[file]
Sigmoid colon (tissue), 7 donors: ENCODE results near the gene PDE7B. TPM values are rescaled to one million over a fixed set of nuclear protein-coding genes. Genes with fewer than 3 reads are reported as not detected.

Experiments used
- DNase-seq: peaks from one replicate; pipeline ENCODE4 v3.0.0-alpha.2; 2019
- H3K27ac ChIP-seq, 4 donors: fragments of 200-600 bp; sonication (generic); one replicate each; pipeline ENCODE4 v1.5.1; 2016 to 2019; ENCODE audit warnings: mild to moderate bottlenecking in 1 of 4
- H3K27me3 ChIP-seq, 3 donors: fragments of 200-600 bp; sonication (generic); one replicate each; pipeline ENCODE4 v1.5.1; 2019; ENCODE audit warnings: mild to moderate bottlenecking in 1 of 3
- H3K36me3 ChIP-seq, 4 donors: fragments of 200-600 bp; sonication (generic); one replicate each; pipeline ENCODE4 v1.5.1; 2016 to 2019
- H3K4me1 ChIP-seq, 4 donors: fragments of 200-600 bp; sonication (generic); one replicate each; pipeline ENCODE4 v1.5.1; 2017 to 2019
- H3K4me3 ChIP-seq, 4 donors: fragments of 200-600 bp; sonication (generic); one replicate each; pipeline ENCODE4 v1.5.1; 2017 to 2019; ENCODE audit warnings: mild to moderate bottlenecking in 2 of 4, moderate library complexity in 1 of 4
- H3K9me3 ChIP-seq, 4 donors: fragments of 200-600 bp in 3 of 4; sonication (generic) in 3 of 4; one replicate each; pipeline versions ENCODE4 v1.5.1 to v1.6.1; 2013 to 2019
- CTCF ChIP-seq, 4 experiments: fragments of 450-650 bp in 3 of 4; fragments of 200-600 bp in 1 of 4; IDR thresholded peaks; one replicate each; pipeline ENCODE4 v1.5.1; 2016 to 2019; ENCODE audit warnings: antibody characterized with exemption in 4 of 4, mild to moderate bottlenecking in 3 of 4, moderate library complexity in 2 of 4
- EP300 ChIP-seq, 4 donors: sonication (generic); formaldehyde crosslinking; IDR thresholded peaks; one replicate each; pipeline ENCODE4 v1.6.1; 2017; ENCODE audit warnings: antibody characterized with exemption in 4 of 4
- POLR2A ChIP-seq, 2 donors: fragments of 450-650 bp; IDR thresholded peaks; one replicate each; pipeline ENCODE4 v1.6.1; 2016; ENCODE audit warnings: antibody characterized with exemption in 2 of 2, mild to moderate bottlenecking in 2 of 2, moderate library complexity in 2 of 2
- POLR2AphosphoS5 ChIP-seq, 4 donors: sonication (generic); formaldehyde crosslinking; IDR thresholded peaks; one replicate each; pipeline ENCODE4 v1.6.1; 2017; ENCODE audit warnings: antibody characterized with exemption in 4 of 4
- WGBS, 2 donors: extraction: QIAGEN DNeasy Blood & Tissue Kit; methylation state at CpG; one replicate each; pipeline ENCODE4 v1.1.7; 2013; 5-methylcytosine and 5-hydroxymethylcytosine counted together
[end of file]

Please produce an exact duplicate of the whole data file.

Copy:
Sigmoid colon (tissue), 7 donors: ENCODE results near the gene PDE7B. TPM values are rescaled to one million over a fixed set of nuclear protein-coding genes. Genes with fewer than 3 reads are reported as not detected.

Experiments used
- DNase-seq: peaks from one replicate; pipeline ENCODE4 v3.0.0-alpha.2; 2019
- H3K27ac ChIP-seq, 4 donors: fragments of 200-600 bp; sonication (generic); one replicate each; pipeline ENCODE4 v1.5.1; 2016 to 2019; ENCODE audit warnings: mild to moderate bottlenecking in 1 of 4
- H3K27me3 ChIP-seq, 3 donors: fragments of 200-600 bp; sonication (generic); one replicate each; pipeline ENCODE4 v1.5.1; 2019; ENCODE audit warnings: mild to moderate bottlenecking in 1 of 3
- H3K36me3 ChIP-seq, 4 donors: fragments of 200-600 bp; sonication (generic); one replicate each; pipeline ENCODE4 v1.5.1; 2016 to 2019
- H3K4me1 ChIP-seq, 4 donors: fragments of 200-600 bp; sonication (generic); one replicate each; pipeline ENCODE4 v1.5.1; 2017 to 2019
- H3K4me3 ChIP-seq, 4 donors: fragments of 200-600 bp; sonication (generic); one replicate each; pipeline ENCODE4 v1.5.1; 2017 to 2019; ENCODE audit warnings: mild to moderate bottlenecking in 2 of 4, moderate library complexity in 1 of 4
- H3K9me3 ChIP-seq, 4 donors: fragments of 200-600 bp in 3 of 4; sonication (generic) in 3 of 4; one replicate each; pipeline versions ENCODE4 v1.5.1 to v1.6.1; 2013 to 2019
- CTCF ChIP-seq, 4 experiments: fragments of 450-650 bp in 3 of 4; fragments of 200-600 bp in 1 of 4; IDR thresholded peaks; one replicate each; pipeline ENCODE4 v1.5.1; 2016 to 2019; ENCODE audit warnings: antibody characterized with exemption in 4 of 4, mild to moderate bottlenecking in 3 of 4, moderate library complexity in 2 of 4
- EP300 ChIP-seq, 4 donors: sonication (generic); formaldehyde crosslinking; IDR thresholded peaks; one replicate each; pipeline ENCODE4 v1.6.1; 2017; ENCODE audit warnings: antibody characterized with exemption in 4 of 4
- POLR2A ChIP-seq, 2 donors: fragments of 450-650 bp; IDR thresholded peaks; one replicate each; pipeline ENCODE4 v1.6.1; 2016; ENCODE audit warnings: antibody characterized with exemption in 2 of 2, mild to moderate bottlenecking in 2 of 2, moderate library complexity in 2 of 2
- POLR2AphosphoS5 ChIP-seq, 4 donors: sonication (generic); formaldehyde crosslinking; IDR thresholded peaks; one replicate each; pipeline ENCODE4 v1.6.1; 2017; ENCODE audit warnings: antibody characterized with exemption in 4 of 4
- WGBS, 2 donors: extraction: QIAGEN DNeasy Blood & Tissue Kit; methylation state at CpG; one replicate each; pipeline ENCODE4 v1.1.7; 2013; 5-methylcytosine and 5-hydroxymethylcytosine counted together